Roundhouse talks continue

CSX awaits demolition permit

July 30, 1998|By JULIE E. GREENE

The deadline for the City of Hagerstown to save the roundhouse complex has passed, but there is time for officials to reach an accord with the owners of the property.

CSX Real Property Director Kevin Hurley said Wednesday that CSX hadn't extended its July 29 deadline for a decision from the city on whether to take over the roundhouse property.

But CSX has not yet received a demolition permit for the property, giving the city more time to take action.

"If we get an offer that's acceptable prior to getting the demolition permit we would consider that," Hurley said.

Otherwise CSX will proceed with demolition plans, he said.

The mayor and City Council plan to discuss the roundhouse's fate one more time next Tuesday.

The demolition permit could be ready by the end of next week, Mike Heyser, the city's building inspector, said Tuesday.

Mayor Robert E. Bruchey II said a counteroffer to CSX's sale proposal will be made Tuesday, but he refused to discuss details of that offer.


Bruchey said it would be "stupid" for the city to take over the land without knowing what environmental problems might be underground.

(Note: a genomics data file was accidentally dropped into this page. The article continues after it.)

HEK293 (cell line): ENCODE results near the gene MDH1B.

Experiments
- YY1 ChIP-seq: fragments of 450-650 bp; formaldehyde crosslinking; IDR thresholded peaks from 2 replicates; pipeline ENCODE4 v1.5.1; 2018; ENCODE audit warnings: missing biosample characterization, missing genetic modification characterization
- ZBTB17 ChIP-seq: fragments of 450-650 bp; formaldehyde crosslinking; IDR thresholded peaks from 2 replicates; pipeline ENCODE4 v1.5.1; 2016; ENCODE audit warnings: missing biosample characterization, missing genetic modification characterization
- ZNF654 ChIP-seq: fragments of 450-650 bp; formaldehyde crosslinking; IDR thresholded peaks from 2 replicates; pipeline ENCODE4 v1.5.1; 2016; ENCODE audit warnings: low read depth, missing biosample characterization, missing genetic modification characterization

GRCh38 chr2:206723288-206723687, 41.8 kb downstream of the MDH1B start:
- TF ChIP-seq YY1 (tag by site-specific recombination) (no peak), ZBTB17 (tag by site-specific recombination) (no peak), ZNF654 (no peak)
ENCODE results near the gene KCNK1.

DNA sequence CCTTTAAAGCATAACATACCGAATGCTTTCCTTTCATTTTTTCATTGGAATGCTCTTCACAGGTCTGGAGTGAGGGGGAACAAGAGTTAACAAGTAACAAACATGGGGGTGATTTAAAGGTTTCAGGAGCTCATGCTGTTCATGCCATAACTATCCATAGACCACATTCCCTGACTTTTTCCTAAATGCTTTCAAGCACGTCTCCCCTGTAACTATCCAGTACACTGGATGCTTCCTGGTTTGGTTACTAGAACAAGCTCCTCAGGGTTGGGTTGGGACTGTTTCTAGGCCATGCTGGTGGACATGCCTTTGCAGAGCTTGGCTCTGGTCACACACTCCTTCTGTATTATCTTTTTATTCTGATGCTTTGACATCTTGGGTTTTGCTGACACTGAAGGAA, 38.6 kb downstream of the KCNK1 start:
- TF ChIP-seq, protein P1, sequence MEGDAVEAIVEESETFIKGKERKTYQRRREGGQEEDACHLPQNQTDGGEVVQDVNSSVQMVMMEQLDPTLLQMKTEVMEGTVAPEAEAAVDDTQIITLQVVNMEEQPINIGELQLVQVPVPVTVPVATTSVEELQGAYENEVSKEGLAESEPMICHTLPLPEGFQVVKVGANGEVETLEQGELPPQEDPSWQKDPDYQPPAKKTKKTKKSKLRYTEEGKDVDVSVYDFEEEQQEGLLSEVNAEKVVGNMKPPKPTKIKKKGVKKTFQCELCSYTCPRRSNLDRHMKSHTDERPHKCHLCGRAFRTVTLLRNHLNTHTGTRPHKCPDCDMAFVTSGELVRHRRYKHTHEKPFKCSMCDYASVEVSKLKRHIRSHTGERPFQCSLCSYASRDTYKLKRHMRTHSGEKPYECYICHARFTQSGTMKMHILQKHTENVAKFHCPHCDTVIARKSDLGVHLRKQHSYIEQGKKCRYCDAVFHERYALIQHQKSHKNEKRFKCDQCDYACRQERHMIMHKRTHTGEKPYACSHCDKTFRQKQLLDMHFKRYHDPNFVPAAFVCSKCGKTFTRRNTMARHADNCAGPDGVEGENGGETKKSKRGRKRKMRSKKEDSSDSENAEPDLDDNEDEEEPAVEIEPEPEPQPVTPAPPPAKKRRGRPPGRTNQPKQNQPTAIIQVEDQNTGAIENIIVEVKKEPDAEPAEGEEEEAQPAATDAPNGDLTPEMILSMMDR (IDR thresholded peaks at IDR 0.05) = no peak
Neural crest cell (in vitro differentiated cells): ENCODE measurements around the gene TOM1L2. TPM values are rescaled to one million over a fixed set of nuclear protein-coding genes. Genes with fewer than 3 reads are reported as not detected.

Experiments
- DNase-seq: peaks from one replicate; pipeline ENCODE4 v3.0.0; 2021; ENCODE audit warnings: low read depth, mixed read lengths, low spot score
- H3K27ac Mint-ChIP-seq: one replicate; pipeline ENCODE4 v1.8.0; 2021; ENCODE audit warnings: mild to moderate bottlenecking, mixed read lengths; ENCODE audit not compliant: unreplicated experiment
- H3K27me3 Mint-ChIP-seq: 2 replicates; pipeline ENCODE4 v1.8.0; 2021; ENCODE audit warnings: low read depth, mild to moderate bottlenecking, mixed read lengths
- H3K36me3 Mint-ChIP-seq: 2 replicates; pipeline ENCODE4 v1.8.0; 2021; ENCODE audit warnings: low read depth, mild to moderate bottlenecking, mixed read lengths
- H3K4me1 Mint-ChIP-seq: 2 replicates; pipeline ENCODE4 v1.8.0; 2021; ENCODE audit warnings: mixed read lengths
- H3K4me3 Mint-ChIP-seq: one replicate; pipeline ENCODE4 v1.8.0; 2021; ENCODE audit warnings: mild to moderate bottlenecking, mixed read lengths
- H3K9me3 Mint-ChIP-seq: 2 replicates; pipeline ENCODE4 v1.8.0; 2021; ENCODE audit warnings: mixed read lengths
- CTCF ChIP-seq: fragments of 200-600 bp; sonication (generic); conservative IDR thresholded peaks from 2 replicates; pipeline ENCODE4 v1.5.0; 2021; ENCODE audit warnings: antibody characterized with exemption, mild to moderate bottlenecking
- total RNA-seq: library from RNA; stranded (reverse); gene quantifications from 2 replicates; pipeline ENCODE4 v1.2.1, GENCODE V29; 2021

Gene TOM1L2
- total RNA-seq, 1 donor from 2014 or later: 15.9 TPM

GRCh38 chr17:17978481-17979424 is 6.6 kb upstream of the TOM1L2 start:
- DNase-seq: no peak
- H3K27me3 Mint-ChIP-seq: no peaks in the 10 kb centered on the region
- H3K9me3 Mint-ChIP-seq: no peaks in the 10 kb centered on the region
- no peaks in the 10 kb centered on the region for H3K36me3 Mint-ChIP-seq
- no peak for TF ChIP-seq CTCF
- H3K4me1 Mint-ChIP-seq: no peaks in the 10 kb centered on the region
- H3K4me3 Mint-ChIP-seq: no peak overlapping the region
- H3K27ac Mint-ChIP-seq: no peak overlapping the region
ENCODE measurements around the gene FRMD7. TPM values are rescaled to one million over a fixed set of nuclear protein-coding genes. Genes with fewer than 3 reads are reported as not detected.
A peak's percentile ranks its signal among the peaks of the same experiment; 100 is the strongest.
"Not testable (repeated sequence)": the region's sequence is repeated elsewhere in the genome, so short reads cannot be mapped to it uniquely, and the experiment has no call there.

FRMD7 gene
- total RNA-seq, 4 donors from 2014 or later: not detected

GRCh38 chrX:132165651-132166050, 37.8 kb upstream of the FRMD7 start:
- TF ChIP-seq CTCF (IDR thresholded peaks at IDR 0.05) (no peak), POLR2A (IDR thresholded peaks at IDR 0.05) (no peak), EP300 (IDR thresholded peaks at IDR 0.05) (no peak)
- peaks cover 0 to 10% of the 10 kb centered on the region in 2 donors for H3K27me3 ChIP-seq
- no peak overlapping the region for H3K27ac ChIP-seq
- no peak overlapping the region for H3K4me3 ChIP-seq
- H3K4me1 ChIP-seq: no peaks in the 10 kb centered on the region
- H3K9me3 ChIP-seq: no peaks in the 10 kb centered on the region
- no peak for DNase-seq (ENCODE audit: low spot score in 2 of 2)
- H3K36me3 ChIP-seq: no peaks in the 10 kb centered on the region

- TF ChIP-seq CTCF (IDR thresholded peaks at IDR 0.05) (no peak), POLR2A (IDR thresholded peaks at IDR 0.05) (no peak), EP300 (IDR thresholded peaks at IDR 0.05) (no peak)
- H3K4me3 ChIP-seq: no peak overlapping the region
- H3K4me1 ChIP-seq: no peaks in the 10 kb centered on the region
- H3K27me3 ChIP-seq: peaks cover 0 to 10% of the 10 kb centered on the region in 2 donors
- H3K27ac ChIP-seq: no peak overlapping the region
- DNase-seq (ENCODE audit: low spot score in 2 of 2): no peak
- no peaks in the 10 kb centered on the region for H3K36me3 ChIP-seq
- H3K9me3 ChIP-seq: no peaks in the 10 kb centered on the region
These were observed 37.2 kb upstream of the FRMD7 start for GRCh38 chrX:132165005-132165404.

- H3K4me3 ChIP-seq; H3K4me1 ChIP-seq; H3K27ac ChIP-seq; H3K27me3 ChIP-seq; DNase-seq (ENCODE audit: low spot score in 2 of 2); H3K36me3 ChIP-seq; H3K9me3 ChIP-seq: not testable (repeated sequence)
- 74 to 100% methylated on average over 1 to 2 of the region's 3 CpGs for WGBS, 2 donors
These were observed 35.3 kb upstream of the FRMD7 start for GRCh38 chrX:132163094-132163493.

The fate of the roundhouse will depend on whether CSX agrees to conduct an environmental study and give the city the results before asking the city to take over the land, Bruchey said.

Hurley said Tuesday he wanted a commitment from the city before the environmental study was done.

Once the study is done, CSX would encapsulate any contaminated areas, Hurley said. One way to do that would be to pave over those areas.

There would be nothing for the city to do at that point unless city officials develop the property, he said.

That's exactly what city officials have said they want to do.

Bruchey said he wants to save the roundhouse and the 40-plus acres of land along South Burhans Boulevard, perhaps for use as a business park.

City officials say a CSX official told them on July 10 that much of the ground is contaminated with diesel fuel and hydrocarbons, although the drinking water underground has not been tainted.

City Administrator Bruce Zimmerman said city officials will discuss on Tuesday the need for more information about environmental concerns and whether the property could be developed once environmental issues were addressed.

Development would be limited if the deal included a stipulation that the soil couldn't be disturbed, Zimmerman said.

Roundhouse President Bob Tracey said he was less optimistic on Wednesday about the chance of saving the roundhouse complex for a tourist attraction.

Nothing "short of a miracle" would save the historic buildings, including the crescent-shaped roundhouse and its turntable, Tracey said.

Tracey suggested the city could tell CSX it would take over the land in 120 days, pending favorable results from the environmental study.

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